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The Barn To The East...Not Likely BUT A Nice Thought!!!

on 6/17/2017

SEC Football:

Given the historic dynamic between the athletic departments – and especially the fan bases – of Alabama and Auburn, almost any proposal that one instruction puts forward is going to be viewed with healthy skepticism by the other. 

That’s especially true when the proposal is as dramatic as reconfiguring the divisional structure of the Southeastern Conference.

Over the past few month's, Auburn representatives have pushed the topic of realignment, specifically moving Auburn out of the West Division and into the East, swapping places with Missouri in a move that makes perfect geographical sense. 


The first person to float a trial ball out of Auburn was the former athletics director, Pat Dye. In practice, any Pat Dye idea is going to become a Jay Jacobs idea, too, so Jacobs, the current AU AD, raised the topic again at this week’s SEC meetings in Destin.

The tentative swap hasn’t gotten much traction and won’t be on this week’s agenda, according to SEC commissioner Greg Sankey. That couldn’t have come as any great surprise to Auburn officials. Their idea is probably to plant a seed now and then see how it grows over the course of a couple of years.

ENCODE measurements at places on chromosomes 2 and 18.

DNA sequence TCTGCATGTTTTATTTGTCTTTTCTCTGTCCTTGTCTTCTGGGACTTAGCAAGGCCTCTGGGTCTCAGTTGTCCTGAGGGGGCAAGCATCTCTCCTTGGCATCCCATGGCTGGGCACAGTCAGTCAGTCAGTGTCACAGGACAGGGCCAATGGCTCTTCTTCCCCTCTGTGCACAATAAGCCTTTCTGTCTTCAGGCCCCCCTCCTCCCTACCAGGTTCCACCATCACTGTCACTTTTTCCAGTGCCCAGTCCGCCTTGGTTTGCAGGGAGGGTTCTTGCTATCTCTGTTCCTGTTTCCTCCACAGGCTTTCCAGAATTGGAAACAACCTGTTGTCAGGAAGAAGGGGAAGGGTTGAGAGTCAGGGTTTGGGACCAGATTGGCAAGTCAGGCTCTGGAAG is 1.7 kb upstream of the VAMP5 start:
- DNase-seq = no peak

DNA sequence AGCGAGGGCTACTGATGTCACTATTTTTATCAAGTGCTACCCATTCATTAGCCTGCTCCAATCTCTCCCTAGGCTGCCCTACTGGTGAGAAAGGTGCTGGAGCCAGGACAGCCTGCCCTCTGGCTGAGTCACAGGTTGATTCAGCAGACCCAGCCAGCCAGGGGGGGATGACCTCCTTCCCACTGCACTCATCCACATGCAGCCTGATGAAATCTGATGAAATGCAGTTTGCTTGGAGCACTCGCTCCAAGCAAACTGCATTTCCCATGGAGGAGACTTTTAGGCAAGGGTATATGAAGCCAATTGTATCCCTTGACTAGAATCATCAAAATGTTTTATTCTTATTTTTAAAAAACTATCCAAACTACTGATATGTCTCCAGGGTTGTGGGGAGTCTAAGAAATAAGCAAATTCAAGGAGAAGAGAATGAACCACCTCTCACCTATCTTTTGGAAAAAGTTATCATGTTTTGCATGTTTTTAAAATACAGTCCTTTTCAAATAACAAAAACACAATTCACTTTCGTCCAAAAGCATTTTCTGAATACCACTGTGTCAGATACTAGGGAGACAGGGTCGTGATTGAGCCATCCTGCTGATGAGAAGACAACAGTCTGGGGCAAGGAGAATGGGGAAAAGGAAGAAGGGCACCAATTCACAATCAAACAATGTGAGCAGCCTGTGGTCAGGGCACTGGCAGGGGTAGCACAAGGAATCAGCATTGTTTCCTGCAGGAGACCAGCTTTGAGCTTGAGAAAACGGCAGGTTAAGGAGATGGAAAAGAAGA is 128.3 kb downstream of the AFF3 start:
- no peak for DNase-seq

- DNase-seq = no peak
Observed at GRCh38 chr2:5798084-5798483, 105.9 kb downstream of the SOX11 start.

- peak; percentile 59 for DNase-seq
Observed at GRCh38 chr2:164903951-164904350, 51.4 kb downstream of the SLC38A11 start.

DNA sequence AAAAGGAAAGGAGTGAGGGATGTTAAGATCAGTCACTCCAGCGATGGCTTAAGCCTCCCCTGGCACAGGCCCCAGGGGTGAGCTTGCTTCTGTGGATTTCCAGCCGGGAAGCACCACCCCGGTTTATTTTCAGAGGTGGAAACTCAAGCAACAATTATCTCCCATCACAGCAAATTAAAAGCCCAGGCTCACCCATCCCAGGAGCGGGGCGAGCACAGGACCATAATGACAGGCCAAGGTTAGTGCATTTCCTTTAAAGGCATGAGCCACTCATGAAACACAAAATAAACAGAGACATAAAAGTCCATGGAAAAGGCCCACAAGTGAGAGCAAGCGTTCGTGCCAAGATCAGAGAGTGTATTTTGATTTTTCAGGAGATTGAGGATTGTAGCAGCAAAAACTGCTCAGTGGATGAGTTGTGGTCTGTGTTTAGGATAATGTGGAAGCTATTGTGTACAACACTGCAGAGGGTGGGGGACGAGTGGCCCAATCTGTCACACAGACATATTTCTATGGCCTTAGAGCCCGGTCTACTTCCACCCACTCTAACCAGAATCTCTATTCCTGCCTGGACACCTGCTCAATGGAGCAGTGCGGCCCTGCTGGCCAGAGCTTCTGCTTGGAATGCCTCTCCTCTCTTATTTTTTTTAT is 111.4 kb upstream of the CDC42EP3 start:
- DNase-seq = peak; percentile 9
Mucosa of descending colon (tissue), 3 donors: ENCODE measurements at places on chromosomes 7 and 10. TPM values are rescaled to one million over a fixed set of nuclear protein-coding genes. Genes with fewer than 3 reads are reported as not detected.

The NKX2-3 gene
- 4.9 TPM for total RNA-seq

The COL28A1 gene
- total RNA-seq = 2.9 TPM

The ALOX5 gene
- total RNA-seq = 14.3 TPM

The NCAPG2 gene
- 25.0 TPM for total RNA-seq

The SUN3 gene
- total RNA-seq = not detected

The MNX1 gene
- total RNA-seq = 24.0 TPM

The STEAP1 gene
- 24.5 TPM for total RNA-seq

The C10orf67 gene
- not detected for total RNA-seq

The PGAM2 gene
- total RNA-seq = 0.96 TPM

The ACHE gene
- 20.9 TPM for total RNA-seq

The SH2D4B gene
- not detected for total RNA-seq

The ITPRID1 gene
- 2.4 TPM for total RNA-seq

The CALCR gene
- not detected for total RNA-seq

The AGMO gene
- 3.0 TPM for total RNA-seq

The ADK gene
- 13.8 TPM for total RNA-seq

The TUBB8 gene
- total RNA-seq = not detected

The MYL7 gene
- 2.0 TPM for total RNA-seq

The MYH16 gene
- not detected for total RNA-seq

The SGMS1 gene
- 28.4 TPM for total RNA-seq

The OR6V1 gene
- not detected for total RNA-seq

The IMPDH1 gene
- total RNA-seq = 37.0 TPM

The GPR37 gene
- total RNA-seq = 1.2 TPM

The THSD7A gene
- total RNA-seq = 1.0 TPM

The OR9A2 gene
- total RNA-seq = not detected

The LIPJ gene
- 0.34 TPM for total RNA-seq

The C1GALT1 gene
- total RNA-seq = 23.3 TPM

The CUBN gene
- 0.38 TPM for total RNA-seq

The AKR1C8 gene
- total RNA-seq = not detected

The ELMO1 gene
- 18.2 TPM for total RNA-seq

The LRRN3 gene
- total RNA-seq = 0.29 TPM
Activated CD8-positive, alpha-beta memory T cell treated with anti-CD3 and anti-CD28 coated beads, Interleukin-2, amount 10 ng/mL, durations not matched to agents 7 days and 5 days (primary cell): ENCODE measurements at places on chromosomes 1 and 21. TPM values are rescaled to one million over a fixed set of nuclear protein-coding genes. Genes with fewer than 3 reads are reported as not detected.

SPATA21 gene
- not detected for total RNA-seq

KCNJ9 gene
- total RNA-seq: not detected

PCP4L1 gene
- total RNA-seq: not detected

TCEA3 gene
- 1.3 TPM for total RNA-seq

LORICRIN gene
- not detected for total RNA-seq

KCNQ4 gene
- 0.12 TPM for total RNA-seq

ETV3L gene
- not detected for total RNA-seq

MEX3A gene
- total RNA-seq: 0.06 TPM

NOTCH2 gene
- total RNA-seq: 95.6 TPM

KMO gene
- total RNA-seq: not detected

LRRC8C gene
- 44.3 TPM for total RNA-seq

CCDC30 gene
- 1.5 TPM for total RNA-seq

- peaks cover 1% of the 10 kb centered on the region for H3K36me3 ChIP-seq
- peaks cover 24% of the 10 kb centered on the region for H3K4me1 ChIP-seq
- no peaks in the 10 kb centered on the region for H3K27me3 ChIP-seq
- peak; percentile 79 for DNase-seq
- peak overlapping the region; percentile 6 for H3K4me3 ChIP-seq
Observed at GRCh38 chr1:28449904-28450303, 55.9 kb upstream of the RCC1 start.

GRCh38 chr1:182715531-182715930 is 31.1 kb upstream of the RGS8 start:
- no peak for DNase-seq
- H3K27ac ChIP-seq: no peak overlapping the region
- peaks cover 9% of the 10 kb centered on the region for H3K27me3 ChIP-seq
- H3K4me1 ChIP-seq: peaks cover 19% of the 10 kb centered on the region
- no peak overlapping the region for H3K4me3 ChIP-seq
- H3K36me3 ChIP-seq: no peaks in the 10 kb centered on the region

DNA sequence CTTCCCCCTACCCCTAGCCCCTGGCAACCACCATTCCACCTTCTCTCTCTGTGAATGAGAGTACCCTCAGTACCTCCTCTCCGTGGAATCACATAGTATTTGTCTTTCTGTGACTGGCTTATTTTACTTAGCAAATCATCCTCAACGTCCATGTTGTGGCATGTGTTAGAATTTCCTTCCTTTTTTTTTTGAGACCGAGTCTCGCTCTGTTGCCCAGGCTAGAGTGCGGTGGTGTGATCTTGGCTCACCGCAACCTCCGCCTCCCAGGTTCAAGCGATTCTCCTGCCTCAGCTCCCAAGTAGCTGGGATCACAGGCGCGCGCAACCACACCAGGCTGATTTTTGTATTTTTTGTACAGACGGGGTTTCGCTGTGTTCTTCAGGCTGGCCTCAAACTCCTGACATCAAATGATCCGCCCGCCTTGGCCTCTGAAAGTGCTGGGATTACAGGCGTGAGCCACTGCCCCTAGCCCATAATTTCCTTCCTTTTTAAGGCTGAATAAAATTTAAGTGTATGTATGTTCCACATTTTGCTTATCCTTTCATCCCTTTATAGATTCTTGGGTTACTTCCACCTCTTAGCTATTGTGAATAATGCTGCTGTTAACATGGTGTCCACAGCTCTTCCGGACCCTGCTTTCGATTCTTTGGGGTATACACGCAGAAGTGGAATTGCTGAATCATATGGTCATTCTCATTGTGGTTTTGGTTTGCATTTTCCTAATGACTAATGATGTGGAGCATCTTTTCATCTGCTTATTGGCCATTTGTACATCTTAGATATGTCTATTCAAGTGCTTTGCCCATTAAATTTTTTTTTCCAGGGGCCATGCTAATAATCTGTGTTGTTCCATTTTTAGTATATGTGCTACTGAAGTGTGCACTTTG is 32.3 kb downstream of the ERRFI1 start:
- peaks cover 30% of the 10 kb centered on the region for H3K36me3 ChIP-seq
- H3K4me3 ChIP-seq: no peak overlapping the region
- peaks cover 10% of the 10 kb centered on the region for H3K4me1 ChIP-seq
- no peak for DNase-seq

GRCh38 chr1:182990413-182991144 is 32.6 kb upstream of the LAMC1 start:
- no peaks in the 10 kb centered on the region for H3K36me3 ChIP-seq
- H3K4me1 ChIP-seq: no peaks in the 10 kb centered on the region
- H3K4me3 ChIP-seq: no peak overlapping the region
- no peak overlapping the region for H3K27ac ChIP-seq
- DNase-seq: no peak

That won’t stop Alabama fans from harboring suspicions, of course. Mistrust is a part of most rivalries. Some of the theories floated by Crimson Tide fans are of the usual extreme sort that can come from either side. 


Frankly, it’s silly to argue that Auburn is “afraid” to stay in the West, or even that the East would be “easier.” Yes, Auburn is looking out for its own best interests. All institutions so. The logic isn’t hard to see.

Moving to the East would be a good move for Auburn. They would almost certainly have four marquee rivalry games annually — Georgia, Florida, Tennessee and Alabama.

Whether Auburn can find enough working partners to execute their idea is a different question. The first one would be Alabama. The Alabama-Auburn series means a great deal in this state, obviously, and has the weight of the state legislature behind it, 


Jacobs’ unilateral proclamation that AU “would still have Alabama” – without asking Alabama officials about their thoughts – was not an endearing first step.

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